Street triage

A 999 call comes in. The man says he is ill, he’s hearing voices and wants to kill someone.

Usually emergency services would be despatched and he’d probably be taken to an already overstretched accident and emergency department. But in Birmingham, the street triage team is sent with a paramedic, police officer and psychiatric nurse on board.

By intervening at this stage, they aim to get the patient appropriate help and ease pressures on A&E – the man has been taken there about half a dozen times already in the last few weeks.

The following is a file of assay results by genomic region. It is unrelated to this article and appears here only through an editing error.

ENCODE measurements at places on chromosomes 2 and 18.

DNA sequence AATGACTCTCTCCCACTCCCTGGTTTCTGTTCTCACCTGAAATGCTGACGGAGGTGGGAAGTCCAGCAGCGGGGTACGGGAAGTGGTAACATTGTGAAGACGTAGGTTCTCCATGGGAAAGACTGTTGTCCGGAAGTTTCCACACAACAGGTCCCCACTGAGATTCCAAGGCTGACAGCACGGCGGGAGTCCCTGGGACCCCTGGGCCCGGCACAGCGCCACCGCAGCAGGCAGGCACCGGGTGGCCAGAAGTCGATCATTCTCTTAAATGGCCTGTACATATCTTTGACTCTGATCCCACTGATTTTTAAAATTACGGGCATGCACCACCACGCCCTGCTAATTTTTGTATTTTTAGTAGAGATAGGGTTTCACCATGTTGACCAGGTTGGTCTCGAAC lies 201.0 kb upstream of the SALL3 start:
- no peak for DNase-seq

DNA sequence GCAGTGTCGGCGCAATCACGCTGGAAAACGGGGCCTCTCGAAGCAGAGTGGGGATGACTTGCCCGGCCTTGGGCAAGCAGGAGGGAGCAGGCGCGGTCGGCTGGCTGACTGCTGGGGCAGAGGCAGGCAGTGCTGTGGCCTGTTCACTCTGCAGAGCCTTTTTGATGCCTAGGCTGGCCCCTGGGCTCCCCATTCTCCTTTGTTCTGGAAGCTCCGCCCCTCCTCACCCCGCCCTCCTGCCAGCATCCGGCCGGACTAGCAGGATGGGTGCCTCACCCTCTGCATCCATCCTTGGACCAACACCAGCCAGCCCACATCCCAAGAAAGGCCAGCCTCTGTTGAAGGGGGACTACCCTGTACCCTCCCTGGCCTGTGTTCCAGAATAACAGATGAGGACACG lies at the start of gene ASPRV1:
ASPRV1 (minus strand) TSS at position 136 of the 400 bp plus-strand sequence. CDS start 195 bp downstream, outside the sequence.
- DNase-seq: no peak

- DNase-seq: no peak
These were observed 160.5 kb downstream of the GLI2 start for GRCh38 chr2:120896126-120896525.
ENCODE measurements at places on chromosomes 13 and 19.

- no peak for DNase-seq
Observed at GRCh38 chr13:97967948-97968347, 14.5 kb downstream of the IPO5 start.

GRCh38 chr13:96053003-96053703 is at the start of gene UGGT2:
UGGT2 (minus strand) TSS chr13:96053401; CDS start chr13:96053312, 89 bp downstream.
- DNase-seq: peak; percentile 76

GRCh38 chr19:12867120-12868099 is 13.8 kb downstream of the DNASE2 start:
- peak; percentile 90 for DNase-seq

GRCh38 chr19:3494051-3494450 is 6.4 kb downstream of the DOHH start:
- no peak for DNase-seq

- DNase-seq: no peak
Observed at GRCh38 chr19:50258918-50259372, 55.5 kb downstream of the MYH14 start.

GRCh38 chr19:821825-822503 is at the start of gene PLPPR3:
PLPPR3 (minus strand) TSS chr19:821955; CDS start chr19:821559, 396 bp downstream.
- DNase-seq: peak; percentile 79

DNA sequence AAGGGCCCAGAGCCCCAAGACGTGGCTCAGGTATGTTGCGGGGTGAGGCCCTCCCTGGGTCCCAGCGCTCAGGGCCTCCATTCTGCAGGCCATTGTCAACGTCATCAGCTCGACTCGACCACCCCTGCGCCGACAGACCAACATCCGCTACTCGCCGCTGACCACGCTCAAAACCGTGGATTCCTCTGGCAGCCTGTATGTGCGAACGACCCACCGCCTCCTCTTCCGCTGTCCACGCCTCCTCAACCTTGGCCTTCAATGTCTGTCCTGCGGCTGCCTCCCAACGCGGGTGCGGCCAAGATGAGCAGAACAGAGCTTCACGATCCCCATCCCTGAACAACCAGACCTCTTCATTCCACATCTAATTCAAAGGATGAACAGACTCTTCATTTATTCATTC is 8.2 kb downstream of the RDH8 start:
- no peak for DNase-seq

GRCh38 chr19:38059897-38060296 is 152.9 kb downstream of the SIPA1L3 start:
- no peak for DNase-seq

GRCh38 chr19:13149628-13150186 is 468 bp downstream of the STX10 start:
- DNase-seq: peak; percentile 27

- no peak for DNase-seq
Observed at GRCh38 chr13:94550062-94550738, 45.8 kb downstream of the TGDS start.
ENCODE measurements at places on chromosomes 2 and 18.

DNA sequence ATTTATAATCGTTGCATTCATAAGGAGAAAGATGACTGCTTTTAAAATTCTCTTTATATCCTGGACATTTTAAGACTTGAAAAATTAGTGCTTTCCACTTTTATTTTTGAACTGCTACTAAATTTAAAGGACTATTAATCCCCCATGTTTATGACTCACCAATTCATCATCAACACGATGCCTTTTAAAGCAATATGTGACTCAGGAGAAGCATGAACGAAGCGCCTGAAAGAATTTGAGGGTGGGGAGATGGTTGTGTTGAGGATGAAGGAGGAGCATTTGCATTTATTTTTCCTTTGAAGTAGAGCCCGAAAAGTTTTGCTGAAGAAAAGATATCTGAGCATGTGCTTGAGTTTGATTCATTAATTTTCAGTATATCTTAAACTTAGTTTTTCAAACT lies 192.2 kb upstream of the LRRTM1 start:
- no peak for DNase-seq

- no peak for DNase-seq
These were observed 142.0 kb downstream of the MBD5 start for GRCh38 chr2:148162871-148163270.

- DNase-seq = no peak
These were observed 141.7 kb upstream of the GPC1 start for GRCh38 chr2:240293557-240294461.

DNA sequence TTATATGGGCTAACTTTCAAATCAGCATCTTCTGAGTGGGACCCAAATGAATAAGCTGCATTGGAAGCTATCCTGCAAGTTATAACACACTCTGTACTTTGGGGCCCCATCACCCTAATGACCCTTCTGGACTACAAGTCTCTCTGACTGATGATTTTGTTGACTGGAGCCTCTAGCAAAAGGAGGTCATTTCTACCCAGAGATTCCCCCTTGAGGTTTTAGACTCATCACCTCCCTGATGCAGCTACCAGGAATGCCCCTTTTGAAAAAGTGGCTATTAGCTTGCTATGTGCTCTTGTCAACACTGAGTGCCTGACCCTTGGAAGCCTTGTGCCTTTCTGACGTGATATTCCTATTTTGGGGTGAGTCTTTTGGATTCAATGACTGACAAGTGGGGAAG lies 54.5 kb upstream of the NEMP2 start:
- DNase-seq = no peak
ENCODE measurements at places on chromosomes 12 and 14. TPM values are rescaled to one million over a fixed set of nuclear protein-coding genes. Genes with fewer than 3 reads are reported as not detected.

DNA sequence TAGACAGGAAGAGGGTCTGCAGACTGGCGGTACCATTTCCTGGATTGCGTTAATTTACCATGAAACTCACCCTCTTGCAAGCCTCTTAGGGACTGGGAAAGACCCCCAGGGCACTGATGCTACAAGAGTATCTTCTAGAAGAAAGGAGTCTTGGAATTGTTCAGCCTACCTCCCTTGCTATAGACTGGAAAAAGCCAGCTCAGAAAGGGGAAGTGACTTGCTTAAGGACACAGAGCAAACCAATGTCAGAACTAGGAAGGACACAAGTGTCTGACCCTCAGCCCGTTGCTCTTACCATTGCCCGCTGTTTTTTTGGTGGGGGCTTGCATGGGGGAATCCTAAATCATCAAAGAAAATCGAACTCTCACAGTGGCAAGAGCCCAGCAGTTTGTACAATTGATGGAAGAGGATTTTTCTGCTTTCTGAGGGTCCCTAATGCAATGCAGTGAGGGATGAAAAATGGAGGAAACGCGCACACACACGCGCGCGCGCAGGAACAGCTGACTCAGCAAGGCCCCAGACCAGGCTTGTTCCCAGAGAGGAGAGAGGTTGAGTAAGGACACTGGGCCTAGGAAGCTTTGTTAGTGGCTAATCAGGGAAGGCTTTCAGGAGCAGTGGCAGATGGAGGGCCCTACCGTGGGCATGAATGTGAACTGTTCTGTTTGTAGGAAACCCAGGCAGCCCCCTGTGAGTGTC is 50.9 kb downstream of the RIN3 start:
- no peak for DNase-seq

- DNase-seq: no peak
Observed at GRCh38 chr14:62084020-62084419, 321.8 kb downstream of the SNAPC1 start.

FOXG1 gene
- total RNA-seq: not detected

After talking to the team and physical health checks, it’s agreed he’ll remain at home and keep an appointment in the morning.

The initiative set up by the Birmingham and Solihull Mental Health Trust has reduced the numbers in mental health crisis going to A&Es locally. As part of RAID – Rapid Assessment, Interface and Discharge – psychiatric teams are also based in emergency departments. They aim to see people with psychiatric problems within an hour.


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